San Francisco Bans Cigarette Sales in Pharmacies

Carol Southard Health Guide
  • As of October 1, 2008, San Francisco will be the first city in the nation to ban the sale of tobacco products at most pharmacies.  (The law bans the sale of all tobacco products at pharmacies in the city, but big-box stores like Costco and supermarkets like Safeway will still be allowed to sell tobacco.)  Nearby Marin County officials are already crafting similar legislation and are carefully watching the implementation of San Francisco's ban.

    Those of us in tobacco control have lobbied long and hard for pharmacies across the country to prohibit the selling of tobacco products and we applaud San Francisco's Mayor Gavin Newsom for pushing through this legislation. Mayor Newsom plans to analyze the effect of the new law before expanding it to other stores in the city.

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    The prototype for such a ban has been established. Over ten years ago, pharmacists in Canada adopted the position that selling tobacco products is incompatible with their health care responsibilities and declared that domestic and international codes of
    practice mandated that all health professionals call on pharmacies to disengage from tobacco commerce.  Ontario banned the sale of tobacco products in pharmacies in 1994.  Since then, seven Canadian provinces and territories have legislated an end to the sale of tobacco products in pharmacies. Pharmacy sales of tobacco products are also banned in the United Kingdom, France and Italy. There is no evidence of adverse economic impact on pharmacy revenues.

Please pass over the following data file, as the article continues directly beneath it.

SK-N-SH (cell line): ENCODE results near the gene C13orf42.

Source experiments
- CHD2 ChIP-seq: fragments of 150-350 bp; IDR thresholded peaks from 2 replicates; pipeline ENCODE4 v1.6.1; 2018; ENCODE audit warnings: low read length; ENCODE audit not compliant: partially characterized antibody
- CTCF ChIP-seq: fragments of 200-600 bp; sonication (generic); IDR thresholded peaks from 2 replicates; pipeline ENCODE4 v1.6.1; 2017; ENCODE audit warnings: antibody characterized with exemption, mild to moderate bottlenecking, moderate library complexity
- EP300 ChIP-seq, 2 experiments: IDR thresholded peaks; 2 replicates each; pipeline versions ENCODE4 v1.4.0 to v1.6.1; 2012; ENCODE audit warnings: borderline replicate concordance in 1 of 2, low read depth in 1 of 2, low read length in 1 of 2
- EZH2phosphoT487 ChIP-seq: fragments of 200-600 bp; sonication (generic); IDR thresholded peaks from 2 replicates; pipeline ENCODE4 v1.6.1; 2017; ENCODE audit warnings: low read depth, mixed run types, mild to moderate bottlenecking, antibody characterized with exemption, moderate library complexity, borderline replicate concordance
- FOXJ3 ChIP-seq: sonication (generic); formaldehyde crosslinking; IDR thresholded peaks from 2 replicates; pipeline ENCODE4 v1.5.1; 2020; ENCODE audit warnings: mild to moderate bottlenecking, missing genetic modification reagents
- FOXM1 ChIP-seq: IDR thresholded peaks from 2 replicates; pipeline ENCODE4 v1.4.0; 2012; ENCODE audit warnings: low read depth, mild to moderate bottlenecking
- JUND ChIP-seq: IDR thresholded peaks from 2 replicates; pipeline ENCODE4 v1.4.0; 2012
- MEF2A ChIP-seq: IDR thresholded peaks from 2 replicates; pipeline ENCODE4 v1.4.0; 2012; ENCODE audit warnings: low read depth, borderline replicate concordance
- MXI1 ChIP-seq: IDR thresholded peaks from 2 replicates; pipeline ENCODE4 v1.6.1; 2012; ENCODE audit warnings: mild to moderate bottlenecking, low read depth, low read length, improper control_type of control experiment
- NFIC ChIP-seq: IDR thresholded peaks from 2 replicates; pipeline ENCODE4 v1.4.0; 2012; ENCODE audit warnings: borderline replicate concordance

The World Health Organization and other health authorities promote comprehensive strategies to reduce tobacco use such as severely restricted tobacco advertisements, health warnings prominently displayed on all tobacco products, and banning sales to young persons. These and other measures to reduce tobacco use (such as high taxes and bans on smoking in workplaces and public places) have all been proven to be effective on decreasing tobacco use.  Banning the sale of tobacco in pharmacies is an important part of a public health strategy to reduce smoking. California was the first state to enact smoke free legislation.  It is my fervent hope that as with the clean air acts, the rest of the country will follow San Francisco's example!


    Read more from Carol:

    Smoking Affects Personal Image, Prompts Discrimination

    Dispelling Myths About Nicotine and Nicotine Replacement Therapy

    Marajuana Use and Quitting Smoking: Do Risks Outweigh Benefits?

    Chantix in the News: Risks and Benefits

Published On: August 01, 2008